February 22, 2015 Greenville, S.C — On Sunday evening at Bon Secours Wellness Arena, Casey Ashley completed a journey that began more than three decades ago and seemed to drag on forever these past few weeks.
The 31-year-old South Carolina native, who has lived just a few miles from Lake Hartwell all his life, caught five bass that weighed 20 pounds, 3 ounces to cap a moving victory in the GEICO Bassmaster Classic presented by GoPro on his home waters with a three-day total of 50-1.
The weight was enough to help Ashley pass Elite Series pro Bobby Lane of Florida, who finished second with 46-15, and Texas angler Takahiro Omori, who placed third with 44-3.
The end of the weigh-in meant Ashley could finally take a deep breath after seven weeks when the lake was mostly off-limits due to B.A.S.S. rules and when virtually everyone he saw wanted to talk about him being the favorite to win.
“I worked a show in Greenville at the TD Convention Center (in mid-January), and I bet I thought about the Classic 50,000 times while I was standing there,” said Ashley, who won the Classic on his sixth try. “My first Classic was here (in 2008), and ever since then I’ve been saying I’d like to have that one back.
“I wanted to win so bad here at home, and I had a long time to think about it. It was pretty rough.”
Once it began, Ashley made the most of his opportunity.
An accomplished singer, songwriter and musician in addition to his career as a pro angler, Ashley opened the event with a stirring rendition of the national anthem before Friday’s frigid opening-round takeoff at Green Pond Landing in Anderson, S.C.
Then he went out and steadily caught fish every day on a homemade fish-head spinner rigged with a Zoom Super Fluke Jr. in pearl white. His father, Danny, made him about 20 of the baits before the tournament began.
Ashley prefers to fish a jig — and he won an FLW Tour event last year on Hartwell doing just that. But the more he tried it this week, the more he realized it might sink him if he didn’t abandon the tactic and stick with the baits his dad made for him.
“I was going out and getting a good limit with that bait and then going and fishing brushpiles and structure looking for big fish with a jig,” Ashley said. “I burned a lot of time doing that the first two days.
“Then Saturday night, I was lying in bed and the (country music) song ‘Why Lady Why?’ kept going through my mind. So I asked myself ‘Why do I keep doing that?'”
With the conditions rainy and overcast on Sunday — just perfect for what he’d been doing with the homemade bait — Ashley stuck with the tactic that helped him catch 10 fish that weighed 29-14 on Friday and Saturday. It paid off as he steadily culled fish throughout the day Sunday.
He rose from fifth to first with his catch of 20-3.
“I knew I had to catch a big bag today, and the weather was textbook for me,” Ashley said. “It all came together, and I could just see it getting closer and closer and closer.”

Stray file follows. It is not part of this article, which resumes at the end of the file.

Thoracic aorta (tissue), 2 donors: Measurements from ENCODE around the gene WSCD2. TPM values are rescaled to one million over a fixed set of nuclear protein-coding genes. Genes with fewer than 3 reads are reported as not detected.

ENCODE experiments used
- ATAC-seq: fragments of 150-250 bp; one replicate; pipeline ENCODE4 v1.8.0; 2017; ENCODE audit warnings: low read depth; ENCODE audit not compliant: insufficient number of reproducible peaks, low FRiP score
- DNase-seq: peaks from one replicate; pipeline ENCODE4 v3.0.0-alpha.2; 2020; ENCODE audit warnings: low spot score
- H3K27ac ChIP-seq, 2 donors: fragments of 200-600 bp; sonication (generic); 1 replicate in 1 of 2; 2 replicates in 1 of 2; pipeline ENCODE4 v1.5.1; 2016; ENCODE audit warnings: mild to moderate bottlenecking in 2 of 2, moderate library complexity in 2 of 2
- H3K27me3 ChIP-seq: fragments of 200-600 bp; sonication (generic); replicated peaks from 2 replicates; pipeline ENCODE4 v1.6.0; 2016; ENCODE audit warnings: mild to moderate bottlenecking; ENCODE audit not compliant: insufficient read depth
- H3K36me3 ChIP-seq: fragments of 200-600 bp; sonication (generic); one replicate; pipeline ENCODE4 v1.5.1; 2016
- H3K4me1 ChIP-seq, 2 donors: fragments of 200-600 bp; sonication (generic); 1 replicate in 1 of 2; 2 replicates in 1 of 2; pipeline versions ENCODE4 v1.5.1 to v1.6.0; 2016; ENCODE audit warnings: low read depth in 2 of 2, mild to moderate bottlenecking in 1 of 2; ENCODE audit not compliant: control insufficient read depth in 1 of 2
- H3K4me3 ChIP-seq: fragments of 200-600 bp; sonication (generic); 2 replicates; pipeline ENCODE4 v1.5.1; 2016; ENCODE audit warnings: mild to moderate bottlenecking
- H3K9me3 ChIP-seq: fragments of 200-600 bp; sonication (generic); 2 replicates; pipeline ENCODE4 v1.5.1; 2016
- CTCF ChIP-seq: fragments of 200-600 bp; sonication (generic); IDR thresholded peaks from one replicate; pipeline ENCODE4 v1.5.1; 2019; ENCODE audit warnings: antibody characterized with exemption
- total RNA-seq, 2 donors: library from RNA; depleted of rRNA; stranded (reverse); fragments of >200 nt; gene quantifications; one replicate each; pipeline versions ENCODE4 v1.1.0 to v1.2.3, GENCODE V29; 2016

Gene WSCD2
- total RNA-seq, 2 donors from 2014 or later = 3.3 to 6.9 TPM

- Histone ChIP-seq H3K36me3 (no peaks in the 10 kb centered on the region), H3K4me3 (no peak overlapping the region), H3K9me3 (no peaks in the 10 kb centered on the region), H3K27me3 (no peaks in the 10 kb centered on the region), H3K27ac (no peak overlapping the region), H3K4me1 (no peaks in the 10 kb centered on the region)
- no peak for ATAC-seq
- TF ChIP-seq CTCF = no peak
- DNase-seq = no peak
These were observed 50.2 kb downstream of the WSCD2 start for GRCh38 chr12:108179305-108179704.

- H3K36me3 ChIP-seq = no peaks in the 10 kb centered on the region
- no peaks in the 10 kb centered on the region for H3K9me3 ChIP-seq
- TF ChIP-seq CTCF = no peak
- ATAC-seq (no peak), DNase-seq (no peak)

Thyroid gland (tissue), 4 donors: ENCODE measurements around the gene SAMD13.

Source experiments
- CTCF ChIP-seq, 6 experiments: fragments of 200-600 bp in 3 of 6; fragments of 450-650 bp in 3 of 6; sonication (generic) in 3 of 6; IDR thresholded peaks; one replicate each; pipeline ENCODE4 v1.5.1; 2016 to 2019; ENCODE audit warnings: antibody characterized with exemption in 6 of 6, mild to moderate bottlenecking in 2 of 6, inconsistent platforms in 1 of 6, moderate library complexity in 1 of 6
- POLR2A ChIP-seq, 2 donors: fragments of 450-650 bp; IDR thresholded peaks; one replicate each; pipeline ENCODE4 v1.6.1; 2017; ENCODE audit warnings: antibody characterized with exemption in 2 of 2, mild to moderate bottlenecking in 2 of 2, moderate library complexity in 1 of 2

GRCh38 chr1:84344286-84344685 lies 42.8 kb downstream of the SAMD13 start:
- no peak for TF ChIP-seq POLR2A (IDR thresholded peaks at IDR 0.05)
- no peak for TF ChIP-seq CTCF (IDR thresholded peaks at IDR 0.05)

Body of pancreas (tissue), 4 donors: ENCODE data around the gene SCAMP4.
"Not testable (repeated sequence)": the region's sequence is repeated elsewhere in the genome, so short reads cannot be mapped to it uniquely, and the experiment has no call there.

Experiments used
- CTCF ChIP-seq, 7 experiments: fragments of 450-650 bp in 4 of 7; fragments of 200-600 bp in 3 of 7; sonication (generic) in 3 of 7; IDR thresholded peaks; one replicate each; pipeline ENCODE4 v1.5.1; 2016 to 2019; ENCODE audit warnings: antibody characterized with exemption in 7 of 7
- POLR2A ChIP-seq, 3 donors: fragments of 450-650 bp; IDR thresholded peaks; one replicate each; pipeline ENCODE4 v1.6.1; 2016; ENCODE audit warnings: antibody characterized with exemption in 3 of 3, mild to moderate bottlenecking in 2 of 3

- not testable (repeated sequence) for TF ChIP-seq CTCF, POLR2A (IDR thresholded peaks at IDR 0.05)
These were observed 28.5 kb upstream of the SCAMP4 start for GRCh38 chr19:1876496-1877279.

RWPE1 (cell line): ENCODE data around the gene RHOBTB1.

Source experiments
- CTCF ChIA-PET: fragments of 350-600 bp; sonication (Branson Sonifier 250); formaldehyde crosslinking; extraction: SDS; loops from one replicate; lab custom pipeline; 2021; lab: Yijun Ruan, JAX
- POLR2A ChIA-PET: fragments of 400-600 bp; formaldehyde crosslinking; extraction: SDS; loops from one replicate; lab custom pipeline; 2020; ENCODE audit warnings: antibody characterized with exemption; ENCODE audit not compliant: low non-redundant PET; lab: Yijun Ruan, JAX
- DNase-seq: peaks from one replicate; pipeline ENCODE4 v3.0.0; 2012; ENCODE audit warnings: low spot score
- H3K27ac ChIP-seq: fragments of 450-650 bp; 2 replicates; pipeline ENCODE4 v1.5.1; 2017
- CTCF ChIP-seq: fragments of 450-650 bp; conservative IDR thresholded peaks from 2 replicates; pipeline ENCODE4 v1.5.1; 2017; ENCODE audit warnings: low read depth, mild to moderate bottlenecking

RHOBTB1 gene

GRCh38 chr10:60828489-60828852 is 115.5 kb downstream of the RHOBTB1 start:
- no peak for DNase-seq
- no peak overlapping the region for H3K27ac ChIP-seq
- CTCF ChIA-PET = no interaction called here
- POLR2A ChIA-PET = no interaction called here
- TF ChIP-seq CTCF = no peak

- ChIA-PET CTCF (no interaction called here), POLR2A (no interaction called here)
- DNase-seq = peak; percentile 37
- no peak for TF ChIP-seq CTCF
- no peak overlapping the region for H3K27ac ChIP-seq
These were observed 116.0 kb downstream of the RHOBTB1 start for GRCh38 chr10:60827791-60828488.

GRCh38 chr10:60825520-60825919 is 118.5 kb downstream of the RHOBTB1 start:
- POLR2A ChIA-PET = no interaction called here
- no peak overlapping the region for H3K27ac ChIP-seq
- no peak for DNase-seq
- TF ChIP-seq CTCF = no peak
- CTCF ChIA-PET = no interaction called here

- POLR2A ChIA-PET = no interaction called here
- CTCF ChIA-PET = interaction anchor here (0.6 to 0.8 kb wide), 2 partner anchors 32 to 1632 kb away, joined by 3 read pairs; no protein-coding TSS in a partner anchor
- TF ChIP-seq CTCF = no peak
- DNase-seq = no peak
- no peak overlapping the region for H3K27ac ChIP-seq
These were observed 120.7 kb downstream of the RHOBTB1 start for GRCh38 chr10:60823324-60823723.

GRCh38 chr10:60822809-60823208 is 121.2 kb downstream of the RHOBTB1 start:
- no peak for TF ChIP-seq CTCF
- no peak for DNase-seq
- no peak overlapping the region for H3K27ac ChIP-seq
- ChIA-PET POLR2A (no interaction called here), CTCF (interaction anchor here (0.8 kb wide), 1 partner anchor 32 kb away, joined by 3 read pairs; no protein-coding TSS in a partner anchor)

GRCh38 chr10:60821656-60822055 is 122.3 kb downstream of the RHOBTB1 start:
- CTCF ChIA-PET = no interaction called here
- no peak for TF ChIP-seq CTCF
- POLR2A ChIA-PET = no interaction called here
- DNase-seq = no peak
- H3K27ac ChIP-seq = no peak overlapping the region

Omori, the Day 2 leader, was the final angler to weigh in — and when his weight fell far short of what he needed to win, Ashley was overcome with emotion. He was named champion and handed the 45-pound Classic trophy with his own song, “Fisherman” blaring over the speakers and a capacity crowd on their feet inside the arena.
Ashley, who held the trophy above his head with the song still playing and confetti spraying around him, said he considered his Classic victory a “win for everyone.”
He was also proud to be one of the few anglers who has managed to win a Classic on his home waters despite all of the distractions and potential pitfalls that come with the scenario.
“I know everybody wanted to win this tournament, but they couldn’t have wanted to win more than I did,” Ashley said. “I broke that record — that nobody can win on their home lake. There have been a lot of guys who said they fished the Classic on their home waters through the years when it really wasn’t their home waters. It was just close to their home.
“But these are really my home waters. This is my back yard — and that’s special.” Only two other anglers in 45 years have won the Classic in their home state.
Behind Ashley, Lane and Omori, were Arizona pro Dean Rojas (43-13), Virginia pro Jacob Powroznik (43-1) and New Jersey pro Michael Iaconelli (42-6).
The GEICO Everyday Leader Award of $1,000 was presented to Rojas on Day 1; an additional $1,500 was awarded to Rojas for having a GEICO decal on his boat’s windshield. Omori earned the Day 2 GEICO Everyday Leader Award of $1,000, and the $1,500 GEICO decal bonus.
Aaron Martens of Leeds, Ala., was awarded the GoPro Big Bass award of $2,500 for his Day 2 big bass of 6 pounds, 11 ounces.
The local host for the 2015 GEICO Bassmaster Classic presented by GoPro are VisitGreenvileSC, Visit Anderson, Greenville County, Anderson County and the state of South Carolina.
2015 Bassmaster Classic Title Sponsor: GEICO
2015 Bassmaster Classic Presenting Sponsors: GoPro
2015 Bassmaster Classic Premier Sponsors: Toyota, Bass Pro Shops, Berkley, Evan Williams Bourbon, Humminbird, Mercury, Minn Kota, Nitro Boats, Skeeter Boats, Triton Boats, Yamaha
2015 Bassmaster Classic Outdoors Expo Presenting Sponsor: Dick’s Sporting Goods
B.A.S.S. is the worldwide authority on bass fishing and keeper of the culture of the sport. Headquartered in Birmingham, Ala., the 500,000-member organization’s fully integrated media platforms include the industry’s leading magazines (Bassmaster and B.A.S.S. Times), website (Bassmaster.com), television show (The Bassmasters on ESPN2), social media programs and events. For more than 45 years, B.A.S.S. has been dedicated to access, conservation and youth fishing.